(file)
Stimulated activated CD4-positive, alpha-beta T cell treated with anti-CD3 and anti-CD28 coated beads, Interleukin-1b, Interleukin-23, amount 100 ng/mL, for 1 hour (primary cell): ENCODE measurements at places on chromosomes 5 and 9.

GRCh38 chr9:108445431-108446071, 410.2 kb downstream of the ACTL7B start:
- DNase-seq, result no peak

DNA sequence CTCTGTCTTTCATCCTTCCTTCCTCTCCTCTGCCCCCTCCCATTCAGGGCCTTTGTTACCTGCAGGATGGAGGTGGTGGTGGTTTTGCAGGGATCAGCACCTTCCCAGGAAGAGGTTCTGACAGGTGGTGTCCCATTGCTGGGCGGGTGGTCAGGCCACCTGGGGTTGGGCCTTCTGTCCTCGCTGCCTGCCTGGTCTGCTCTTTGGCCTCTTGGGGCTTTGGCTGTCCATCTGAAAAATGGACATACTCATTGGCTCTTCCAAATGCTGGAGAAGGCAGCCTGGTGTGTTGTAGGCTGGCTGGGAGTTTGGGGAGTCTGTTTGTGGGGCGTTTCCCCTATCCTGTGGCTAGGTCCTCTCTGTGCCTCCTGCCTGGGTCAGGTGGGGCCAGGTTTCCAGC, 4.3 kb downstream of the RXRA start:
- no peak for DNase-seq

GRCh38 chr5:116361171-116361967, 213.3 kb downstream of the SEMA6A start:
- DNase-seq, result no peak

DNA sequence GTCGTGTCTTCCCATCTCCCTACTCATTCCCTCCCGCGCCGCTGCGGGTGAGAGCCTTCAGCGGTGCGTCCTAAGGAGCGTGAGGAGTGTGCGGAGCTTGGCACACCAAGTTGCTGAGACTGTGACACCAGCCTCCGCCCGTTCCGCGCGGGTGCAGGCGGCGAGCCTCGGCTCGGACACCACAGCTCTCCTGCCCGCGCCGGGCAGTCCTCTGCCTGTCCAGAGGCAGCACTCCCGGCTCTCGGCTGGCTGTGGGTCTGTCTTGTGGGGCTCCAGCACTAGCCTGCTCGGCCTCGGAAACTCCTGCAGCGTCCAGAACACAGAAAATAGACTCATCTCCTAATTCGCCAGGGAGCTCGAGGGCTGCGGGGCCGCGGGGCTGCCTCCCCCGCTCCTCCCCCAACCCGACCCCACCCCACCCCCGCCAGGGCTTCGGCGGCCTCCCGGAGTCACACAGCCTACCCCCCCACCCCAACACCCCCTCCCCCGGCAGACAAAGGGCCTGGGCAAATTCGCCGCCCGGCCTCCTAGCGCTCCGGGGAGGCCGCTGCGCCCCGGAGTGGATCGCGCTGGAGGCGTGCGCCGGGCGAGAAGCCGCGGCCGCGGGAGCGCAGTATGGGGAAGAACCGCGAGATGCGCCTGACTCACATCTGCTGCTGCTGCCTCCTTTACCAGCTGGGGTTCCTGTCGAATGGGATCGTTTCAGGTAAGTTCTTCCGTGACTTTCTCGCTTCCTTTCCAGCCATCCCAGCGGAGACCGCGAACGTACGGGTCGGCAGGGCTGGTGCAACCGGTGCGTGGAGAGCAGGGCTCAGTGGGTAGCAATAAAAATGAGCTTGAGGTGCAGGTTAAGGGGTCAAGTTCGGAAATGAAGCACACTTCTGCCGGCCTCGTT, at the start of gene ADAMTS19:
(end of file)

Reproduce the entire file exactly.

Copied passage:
Stimulated activated CD4-positive, alpha-beta T cell treated with anti-CD3 and anti-CD28 coated beads, Interleukin-1b, Interleukin-23, amount 100 ng/mL, for 1 hour (primary cell): ENCODE measurements at places on chromosomes 5 and 9.

GRCh38 chr9:108445431-108446071, 410.2 kb downstream of the ACTL7B start:
- DNase-seq, result no peak

DNA sequence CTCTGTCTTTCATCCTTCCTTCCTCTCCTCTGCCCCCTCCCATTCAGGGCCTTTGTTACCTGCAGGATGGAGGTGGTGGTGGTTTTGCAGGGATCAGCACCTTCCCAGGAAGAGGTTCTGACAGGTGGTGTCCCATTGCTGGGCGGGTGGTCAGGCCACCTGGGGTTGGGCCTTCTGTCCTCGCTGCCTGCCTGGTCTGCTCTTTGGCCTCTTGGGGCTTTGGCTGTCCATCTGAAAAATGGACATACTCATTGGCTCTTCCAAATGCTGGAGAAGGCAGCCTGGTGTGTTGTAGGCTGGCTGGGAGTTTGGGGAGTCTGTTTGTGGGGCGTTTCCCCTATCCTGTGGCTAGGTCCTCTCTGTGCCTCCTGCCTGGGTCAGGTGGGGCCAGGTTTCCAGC, 4.3 kb downstream of the RXRA start:
- no peak for DNase-seq

GRCh38 chr5:116361171-116361967, 213.3 kb downstream of the SEMA6A start:
- DNase-seq, result no peak

DNA sequence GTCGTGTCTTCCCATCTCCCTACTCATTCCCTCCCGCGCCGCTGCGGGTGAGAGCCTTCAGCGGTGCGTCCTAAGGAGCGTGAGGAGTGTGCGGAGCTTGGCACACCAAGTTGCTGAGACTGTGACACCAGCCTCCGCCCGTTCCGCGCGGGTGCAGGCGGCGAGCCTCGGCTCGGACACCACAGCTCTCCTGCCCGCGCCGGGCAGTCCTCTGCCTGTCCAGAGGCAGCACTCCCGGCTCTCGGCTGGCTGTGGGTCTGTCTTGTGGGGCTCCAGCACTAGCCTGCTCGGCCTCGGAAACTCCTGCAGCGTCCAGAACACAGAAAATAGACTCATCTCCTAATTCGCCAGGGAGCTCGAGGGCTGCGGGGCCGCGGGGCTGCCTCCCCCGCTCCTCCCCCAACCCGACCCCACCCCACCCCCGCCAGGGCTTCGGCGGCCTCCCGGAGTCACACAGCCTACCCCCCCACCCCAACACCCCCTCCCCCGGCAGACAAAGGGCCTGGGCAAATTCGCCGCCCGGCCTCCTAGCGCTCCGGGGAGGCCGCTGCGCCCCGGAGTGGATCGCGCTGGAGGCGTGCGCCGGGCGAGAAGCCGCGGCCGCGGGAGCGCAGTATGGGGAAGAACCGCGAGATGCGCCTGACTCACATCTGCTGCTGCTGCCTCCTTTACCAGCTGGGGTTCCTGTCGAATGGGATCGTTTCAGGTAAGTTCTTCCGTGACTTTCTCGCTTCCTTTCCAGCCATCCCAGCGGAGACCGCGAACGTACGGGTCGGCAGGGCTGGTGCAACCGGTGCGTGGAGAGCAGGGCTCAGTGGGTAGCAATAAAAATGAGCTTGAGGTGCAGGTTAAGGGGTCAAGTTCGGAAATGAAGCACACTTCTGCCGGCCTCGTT, at the start of gene ADAMTS19: